[Dixielandjazz] Misplaced words

John Farrell stridepiano@tesco.net
Thu, 29 Aug 2002 06:58:34 +0100

With the greatest of respect Bill, you might not be correct in your
definition of a spoonerism. According to the information given at
http://www.xrefer.com/entry/443971 spoonerisms are not limited to exchanged
initial letters or sounds, the term can also describe whole word
misplacements. Draw comfort from the knowledge that I shared your
interpretation until I read the information given on the above site.

Always assuming, of course, that the author knows what he is talking about .
.   .   .

May I make a comment on your suggested "anastrophe"? "Usually for rhetorical
effect" appears to indicate that it is a deliberate utterance whereas a
spoonerism is a inadvertent slip of the tongue.

At this rate the list Gestapo will be on our tails - if you value your life
do not mention Thatcher!

John Farrell

----- Original Message -----
From: "Bill Gunter" <jazzboard@hotmail.com>
To: <stridepiano@tesco.net>; <dixielandjazz@ml.islandnet.com>
Sent: Thursday, August 29, 2002 5:49 AM
Subject: Re: [Dixielandjazz] Misplaced words

> Hi Listmates,
> Anton asked:
> >"What's the name for the construction in which words exchange position?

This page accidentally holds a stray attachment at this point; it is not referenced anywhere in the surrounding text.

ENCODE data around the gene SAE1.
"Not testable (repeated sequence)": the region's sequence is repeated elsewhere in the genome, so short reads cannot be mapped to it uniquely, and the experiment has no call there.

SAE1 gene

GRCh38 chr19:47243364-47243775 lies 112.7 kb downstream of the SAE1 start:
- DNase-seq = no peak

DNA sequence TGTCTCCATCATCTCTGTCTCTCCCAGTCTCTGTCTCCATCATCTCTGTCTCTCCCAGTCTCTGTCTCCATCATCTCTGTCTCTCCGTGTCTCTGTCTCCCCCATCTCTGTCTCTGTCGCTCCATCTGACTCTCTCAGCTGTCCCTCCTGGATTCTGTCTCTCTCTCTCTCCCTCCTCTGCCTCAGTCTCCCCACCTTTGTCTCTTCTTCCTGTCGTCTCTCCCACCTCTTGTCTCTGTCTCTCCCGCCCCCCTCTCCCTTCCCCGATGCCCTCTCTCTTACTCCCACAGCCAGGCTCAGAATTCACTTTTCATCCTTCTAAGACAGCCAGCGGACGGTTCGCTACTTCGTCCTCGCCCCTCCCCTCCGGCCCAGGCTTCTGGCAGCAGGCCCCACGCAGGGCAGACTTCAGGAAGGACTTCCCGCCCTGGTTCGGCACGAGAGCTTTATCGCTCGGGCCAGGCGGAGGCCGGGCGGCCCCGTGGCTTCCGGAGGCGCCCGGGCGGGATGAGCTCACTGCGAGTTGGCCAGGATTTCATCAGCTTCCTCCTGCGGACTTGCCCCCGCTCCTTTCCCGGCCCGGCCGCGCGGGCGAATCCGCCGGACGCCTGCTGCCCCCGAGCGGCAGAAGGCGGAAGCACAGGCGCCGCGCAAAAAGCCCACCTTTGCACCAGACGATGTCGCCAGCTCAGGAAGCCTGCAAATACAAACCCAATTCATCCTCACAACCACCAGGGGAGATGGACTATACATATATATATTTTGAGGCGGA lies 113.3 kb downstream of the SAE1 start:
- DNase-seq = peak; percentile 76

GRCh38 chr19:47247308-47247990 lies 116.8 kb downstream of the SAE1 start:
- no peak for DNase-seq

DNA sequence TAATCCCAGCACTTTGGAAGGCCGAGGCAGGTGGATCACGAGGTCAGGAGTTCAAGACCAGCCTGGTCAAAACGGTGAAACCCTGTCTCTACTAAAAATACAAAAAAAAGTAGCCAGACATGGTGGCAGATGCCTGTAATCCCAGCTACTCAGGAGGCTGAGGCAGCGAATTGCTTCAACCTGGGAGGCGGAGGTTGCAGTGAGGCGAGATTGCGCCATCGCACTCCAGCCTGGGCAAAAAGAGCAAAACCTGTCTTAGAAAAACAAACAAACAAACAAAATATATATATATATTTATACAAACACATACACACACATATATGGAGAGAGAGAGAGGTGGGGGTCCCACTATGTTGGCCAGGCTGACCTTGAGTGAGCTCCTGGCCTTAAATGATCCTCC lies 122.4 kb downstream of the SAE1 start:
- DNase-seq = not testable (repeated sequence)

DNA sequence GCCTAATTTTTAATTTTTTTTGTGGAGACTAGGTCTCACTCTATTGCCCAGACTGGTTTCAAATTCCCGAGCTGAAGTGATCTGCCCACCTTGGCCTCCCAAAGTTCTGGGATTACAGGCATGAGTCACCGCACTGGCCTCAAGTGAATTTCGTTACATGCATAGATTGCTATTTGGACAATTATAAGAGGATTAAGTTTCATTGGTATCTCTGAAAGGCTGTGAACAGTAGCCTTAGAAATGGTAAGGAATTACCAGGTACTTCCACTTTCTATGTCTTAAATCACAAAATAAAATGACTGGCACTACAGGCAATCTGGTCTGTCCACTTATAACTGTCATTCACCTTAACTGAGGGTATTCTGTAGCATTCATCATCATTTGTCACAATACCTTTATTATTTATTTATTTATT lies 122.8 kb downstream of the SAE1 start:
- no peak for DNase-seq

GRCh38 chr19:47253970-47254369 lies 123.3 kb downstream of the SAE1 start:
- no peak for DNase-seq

> >Eg,
> >
> >  A good man is hard to find
> >
> >  becomes
> >
> >  A hard man is good to find"
> And John Farrell responded:
> >Try "Spoonerism"
> I don't think this is correct. A "Spoonderism" is where the initial
> of different words become transposed as "Rubber Ducky" becomes "Dubber
> Rucky."
> I believe the correct answer is an  "Anastrophe" - see definition:
> anastrophe (noun): an alteration of the normal order of words or phrases
> a grammatica)l construction, usually for rhetorical effect.
> There may be some other rhetorical device more closely descriptive of this
> phenomenon but I can't think of one off hand.
> Respectfully submitted,
> Bill "Mr. Language Person" Gunter
> jazzboard@hotmail.com
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